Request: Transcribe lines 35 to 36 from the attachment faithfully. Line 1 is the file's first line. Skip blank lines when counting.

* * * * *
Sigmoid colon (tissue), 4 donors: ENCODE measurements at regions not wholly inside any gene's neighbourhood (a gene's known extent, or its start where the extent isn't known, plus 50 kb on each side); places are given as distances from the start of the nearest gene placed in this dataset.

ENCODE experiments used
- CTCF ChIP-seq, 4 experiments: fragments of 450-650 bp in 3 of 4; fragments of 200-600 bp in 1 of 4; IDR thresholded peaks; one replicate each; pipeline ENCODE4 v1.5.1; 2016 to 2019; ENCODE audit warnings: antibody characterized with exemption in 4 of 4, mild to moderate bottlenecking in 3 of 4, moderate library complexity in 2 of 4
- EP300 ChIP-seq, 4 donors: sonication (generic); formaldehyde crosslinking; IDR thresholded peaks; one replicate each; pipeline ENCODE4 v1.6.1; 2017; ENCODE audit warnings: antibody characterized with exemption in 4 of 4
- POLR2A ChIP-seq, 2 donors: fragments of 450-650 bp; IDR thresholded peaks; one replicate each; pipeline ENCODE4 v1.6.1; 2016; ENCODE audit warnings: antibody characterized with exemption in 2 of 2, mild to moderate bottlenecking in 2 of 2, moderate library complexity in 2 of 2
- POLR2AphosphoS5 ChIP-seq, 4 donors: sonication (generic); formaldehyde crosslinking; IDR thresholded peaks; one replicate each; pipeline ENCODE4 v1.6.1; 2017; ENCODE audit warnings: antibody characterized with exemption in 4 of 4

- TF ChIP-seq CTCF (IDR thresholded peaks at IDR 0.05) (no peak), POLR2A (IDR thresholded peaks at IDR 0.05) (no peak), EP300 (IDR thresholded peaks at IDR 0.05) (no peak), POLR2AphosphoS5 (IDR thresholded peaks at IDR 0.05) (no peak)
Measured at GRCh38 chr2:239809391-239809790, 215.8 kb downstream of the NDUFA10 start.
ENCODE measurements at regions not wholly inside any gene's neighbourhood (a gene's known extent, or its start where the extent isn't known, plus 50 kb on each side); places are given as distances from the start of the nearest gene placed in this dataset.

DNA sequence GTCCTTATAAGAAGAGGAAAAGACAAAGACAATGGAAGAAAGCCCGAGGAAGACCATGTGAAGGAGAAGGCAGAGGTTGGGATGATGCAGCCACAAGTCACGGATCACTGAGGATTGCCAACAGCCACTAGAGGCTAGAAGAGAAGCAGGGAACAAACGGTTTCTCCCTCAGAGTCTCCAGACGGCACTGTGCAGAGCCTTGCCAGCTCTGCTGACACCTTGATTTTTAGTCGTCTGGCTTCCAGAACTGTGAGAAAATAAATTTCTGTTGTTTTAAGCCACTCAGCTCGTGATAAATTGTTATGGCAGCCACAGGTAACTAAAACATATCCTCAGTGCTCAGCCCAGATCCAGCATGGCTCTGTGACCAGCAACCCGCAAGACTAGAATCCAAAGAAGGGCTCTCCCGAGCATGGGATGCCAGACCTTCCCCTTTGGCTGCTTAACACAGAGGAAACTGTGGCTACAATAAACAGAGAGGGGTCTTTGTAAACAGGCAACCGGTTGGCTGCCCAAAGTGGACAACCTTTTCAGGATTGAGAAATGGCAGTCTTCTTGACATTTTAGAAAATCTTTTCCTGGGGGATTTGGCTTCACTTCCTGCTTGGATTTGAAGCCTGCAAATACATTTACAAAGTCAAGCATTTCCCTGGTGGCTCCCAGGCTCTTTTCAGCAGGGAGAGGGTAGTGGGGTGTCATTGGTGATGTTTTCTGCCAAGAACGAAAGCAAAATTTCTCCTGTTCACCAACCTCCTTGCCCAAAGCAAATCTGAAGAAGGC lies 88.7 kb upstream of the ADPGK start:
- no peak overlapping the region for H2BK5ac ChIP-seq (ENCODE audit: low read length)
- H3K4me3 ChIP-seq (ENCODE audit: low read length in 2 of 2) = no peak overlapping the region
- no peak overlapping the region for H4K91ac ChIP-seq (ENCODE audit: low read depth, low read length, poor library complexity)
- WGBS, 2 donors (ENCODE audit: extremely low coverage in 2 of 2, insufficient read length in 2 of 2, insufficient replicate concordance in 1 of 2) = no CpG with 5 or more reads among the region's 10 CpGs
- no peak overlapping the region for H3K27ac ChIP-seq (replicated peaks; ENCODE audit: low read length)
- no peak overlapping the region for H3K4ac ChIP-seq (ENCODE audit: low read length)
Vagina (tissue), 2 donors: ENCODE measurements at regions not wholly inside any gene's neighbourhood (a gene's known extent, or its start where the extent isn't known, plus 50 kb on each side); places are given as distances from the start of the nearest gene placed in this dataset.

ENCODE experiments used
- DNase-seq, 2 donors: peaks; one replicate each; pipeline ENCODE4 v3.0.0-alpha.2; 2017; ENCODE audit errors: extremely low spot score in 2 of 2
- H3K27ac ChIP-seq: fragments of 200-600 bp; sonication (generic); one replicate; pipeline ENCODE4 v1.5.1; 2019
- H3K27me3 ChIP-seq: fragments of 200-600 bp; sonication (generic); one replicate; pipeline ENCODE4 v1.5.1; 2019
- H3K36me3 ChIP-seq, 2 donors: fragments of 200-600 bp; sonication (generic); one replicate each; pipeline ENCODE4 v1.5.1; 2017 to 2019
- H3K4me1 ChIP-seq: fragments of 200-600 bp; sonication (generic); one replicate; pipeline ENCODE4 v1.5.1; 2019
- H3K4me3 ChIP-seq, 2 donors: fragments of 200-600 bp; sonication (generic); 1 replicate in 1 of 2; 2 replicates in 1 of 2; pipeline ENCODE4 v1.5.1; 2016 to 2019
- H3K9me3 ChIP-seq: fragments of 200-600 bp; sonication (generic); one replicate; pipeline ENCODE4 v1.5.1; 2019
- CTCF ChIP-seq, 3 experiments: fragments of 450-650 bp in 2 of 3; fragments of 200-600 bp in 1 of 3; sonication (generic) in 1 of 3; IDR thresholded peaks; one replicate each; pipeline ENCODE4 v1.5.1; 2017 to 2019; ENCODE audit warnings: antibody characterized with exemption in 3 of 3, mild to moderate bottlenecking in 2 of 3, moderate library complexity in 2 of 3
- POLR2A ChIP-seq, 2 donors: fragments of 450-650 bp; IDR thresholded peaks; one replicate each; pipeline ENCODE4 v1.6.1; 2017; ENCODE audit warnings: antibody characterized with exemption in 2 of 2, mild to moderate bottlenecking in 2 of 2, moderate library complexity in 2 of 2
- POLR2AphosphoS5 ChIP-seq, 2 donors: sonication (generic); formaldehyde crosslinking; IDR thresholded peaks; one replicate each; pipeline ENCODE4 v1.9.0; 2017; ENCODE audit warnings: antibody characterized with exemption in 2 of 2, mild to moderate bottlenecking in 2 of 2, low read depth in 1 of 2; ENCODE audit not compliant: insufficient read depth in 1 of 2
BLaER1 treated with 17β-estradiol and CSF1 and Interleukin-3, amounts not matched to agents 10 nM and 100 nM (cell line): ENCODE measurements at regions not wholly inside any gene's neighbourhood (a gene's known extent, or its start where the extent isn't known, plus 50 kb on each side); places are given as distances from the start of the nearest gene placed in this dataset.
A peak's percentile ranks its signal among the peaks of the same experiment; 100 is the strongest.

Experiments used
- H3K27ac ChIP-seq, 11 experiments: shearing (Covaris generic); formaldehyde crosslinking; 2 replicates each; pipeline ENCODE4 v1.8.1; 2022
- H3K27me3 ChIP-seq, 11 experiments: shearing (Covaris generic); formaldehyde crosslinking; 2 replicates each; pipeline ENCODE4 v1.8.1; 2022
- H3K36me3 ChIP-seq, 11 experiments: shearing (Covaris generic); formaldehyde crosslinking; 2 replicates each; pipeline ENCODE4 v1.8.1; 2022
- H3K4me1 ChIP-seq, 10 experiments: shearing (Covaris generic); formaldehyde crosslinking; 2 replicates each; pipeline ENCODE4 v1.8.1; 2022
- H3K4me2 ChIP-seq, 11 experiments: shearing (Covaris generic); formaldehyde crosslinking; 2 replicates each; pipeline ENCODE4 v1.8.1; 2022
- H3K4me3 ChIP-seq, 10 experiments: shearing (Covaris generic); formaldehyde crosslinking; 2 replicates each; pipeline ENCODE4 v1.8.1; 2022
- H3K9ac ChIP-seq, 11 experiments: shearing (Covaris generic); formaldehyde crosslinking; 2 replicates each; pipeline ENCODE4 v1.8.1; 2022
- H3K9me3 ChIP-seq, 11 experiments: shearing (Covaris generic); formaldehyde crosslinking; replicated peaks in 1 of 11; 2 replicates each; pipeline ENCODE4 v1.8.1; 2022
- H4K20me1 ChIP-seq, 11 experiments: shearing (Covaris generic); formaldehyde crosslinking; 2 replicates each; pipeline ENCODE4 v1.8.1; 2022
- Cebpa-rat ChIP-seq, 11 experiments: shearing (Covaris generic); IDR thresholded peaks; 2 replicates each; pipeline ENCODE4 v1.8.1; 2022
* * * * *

- H3K4me1 ChIP-seq, 10 experiments: shearing (Covaris generic); formaldehyde crosslinking; 2 replicates each; pipeline ENCODE4 v1.8.1; 2022
- H3K4me2 ChIP-seq, 11 experiments: shearing (Covaris generic); formaldehyde crosslinking; 2 replicates each; pipeline ENCODE4 v1.8.1; 2022